This one is pretty funny. I can’t tell you how often I or Matt is out with the girls and we get asked, ‘are you going to try for a 4th so you’ll get a boy?’ It kills me. First off, who says that boys are that much more desirable anyways? Our friends with young boys have a whole different spectrum of things they deal with, and I look at that and sometimes am so glad we have girls. Serious. Do we still have some evaluative preference to getting a boy child is better than a girl? Or that we are missing out? Where does that question even come from if we don’t assume that our family is somehow lesser or lacking because we have all girls? I tend to come back with snarky answers to this one. ‘With our luck, we’d end up with Twin Girls.’ Yea, I am sure it will be a trade-off. While right now raising boys would be crazy in some ways (like every object becoming a weapon), we will have 4 girls as Teens ALL AT THE SAME TIME. Oy Vey. I can’t wait. (Yes I can, I have 5 more years). But back to the question, why not get that coveted boy through Adoption? We know other families who have diversified their gender statistics this way. Referencing back to my previous answer, we are called to this specific little girl, not just adoption in general. So our options were already pretty narrowed down. Thinking about how Adoption and 4 kids will impact our family dynamic, we have come to the conclusion a 4th Girl will be Awesome. We are not desperate for a boy. I think if we were going the boy route, and he would be our only adopted child, there would be a lot more differences and issues we might have to unpack if the lines between adoptee and biological were also marked by the gender difference. Not saying it does, but it could lead to some additional feelings of remaining an outsider that we would have to be extra sensitive to. With a 4th girl, we are already doing the girl thing. I hope that in bonding and acceptance of a new family, she will more easily feel comfortable with other girls her age, be understood by her siblings and feel included rather than singled out. Watching our 3 girls now, they have such a special bond with one another. It makes me super excited for this little group of wee ladies to expand in affection for another member whom they can relate to as another sister.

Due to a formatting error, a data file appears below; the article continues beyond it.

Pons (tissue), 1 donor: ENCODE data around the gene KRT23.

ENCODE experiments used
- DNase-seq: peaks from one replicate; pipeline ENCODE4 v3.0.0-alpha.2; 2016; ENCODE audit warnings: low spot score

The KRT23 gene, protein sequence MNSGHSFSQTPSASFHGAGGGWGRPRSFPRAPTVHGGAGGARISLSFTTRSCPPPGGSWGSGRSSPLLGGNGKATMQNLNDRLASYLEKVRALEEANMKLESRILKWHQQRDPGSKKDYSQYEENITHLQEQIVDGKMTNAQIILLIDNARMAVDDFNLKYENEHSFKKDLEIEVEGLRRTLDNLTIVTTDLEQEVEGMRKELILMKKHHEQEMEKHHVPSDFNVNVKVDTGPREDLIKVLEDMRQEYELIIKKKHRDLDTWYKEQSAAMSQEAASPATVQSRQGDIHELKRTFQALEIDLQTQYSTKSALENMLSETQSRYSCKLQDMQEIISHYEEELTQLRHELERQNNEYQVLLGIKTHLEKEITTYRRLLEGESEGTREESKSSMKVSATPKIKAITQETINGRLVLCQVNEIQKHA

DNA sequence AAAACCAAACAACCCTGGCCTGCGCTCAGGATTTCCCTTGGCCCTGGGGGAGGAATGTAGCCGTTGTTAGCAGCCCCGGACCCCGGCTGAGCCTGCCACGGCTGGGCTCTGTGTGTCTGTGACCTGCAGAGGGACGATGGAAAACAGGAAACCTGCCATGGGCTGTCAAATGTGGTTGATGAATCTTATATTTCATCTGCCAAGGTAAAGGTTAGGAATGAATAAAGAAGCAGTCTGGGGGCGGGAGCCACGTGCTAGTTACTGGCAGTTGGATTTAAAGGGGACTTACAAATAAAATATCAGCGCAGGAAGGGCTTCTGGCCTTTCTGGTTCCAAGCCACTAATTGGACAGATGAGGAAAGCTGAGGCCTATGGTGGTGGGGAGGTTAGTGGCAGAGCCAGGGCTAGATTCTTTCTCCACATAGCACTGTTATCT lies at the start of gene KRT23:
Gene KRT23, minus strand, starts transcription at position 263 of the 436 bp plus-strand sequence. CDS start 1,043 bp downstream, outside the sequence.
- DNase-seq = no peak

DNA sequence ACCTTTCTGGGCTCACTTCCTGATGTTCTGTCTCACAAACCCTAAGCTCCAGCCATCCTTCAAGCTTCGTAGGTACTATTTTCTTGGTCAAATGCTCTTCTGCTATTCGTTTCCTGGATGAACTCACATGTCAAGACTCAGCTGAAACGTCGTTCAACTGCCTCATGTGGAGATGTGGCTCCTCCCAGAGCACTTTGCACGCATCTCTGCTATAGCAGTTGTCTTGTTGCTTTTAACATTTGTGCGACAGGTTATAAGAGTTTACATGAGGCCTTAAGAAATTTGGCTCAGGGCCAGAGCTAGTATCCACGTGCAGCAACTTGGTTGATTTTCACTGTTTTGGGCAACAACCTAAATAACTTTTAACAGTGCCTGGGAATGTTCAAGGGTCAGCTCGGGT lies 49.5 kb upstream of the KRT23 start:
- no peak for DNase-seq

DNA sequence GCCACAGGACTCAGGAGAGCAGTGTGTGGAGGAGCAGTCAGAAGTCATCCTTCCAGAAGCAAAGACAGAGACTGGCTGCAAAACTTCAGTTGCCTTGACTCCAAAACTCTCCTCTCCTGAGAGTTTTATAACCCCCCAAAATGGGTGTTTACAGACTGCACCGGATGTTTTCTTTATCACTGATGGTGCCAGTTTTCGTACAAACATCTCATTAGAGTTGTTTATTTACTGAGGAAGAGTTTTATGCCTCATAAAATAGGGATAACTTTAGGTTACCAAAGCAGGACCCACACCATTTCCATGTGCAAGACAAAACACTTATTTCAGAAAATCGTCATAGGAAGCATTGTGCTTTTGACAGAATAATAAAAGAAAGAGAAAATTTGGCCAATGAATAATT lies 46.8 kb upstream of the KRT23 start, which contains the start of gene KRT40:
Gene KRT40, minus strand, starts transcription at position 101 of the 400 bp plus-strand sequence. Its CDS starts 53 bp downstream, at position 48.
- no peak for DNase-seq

Yes. A lot of people’s experience with International Adoption is very, very long and it does involve a large investment. When people think of International Adoption, they tend to be most familiar with programs in African countries & China, which can take several years. However, there are many other programs where the processes have far more oversight and paperwork moves through a bit smoother. The Eastern European Country we are adopting from is one of the countries who’s adoption processes adhere to and the children are protected under the Hague Convention requirements (you can read more about that HERE). They estimate a 6-9 month timeline, although many families we know are a bit longer than that. Because we are pursuing a specific girl who is already been made available for International Adoption, our process will likely go a lot faster, contingent on us getting our paperwork and homestudy and both the I-800-A & I-800 immigration paperwork done as quickly as we are able. We have been told we could get travel dates as early as January, and might still be able to host her for 4 weeks over Christmas. So our timeline could very well be lightning fast as far as International Adoption goes, which is crazy/awesome/scary/amazing all at once. But we just don’t know until we dot all the i’s and cross all the t’s and allow the Governmental Agencies to do their thing and officially match us with Ana & schedule an Orphan Court hearing so we can arrange travel. In regards to costs, I am looking at it as one of our c-section bills from the 3 births we have had. Now, obviously we had insurance, but for Pia, my Insurance Company tried to pull a fast one and claimed my pregnancy was a ‘pre-existing condition’. We had to fight it for a year and finally they were over-ruled, but were looking down the barrel of a $24K medical bill, which is what it costs in our country to deliver a baby via c-section. It’s a lot of money, but it is not impossible to save, earn, and fundraise what we will need to bring Ana into our home as our Daughter.


Have any other burning questions? Feel free to hit us up in the Comments and we will do our best to answer!